Healthy Mind, Healthy Body in Older Patients
The old quote we’ve all heard, “What comes first the chicken or the egg?” reminds me of what comes first, “Mental health issues or physical ailments?” Here we are, still having to describe mental health separate from physical even though studies show the correlation. Physical symptoms are common in depression; aches and pains are often the presenting symptoms of depression. These symptoms include chronic joint pain, limb pain, back pain, gastrointestinal problems, tiredness, sleep disturbances, psychomotor activity changes, and appetite changes. A high percentage of patients with depression who seek treatment in a primary care setting report only physical symptoms, which can make depression very difficult to diagnose. Physical pain and depression have a deeper biological connection than simple cause and effect.
Recognizing depression and anxiety in our older population can even be tougher, and sometimes, depression goes undiagnosed.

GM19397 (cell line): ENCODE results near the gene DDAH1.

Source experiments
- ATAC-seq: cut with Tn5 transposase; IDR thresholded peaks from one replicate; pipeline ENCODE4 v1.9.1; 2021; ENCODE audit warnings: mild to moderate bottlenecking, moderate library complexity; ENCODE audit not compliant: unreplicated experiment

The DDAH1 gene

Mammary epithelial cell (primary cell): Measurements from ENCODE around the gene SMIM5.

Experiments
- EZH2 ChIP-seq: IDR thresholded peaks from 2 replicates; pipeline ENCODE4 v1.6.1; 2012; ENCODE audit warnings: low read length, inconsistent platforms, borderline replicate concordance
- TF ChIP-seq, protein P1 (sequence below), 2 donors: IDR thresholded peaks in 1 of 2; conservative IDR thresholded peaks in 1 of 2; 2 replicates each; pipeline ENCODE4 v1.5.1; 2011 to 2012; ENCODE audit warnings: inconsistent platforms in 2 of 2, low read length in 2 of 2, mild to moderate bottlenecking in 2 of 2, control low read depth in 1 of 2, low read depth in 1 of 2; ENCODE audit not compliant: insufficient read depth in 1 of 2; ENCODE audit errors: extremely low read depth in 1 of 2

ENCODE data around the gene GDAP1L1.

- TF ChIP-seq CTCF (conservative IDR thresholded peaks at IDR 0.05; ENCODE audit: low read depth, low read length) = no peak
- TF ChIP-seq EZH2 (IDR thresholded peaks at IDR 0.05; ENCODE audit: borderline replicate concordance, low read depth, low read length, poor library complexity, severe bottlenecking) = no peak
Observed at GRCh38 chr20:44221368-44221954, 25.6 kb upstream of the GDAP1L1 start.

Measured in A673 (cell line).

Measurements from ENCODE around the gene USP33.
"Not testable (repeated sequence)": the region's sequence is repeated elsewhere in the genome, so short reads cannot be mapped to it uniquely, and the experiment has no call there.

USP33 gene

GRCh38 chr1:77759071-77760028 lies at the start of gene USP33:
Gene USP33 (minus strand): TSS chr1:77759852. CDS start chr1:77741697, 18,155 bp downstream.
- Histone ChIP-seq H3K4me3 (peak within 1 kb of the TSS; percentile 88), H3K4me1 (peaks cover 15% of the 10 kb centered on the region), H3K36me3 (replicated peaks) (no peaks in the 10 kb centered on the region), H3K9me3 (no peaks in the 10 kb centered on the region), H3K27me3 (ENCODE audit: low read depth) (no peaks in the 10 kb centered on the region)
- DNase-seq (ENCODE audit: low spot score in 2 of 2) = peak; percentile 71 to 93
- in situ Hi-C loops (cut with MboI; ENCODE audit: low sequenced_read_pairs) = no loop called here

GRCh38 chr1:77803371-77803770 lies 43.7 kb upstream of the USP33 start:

Studies show many older adults report they are satisfied with their lives, despite having more illnesses or physical problems than they used to. However, important life changes that happen as we get older may cause feelings of uneasiness, stress, and sadness. For instance, the loss of a loved one, moving from work into retirement, or dealing with a serious illness can leave people feeling sad or anxious. After a period of adjustment, many older adults can regain their emotional balance, but others do not and may develop depression.
Early detection and treatment can improve prognosis. How can medical professionals recognize depression and anxiety in our older patients?
During yearly wellness checks, making the mental health screening part of the check is as simple as asking these two simple questions:
During the last month, have you often been bothered by feeling down, depressed or hopeless?
During the last month, have you often been bothered by having little interest or pleasure in doing things?
Let’s all do our part in making this the year we all start recognizing emotional health as part of our overall physical well-being.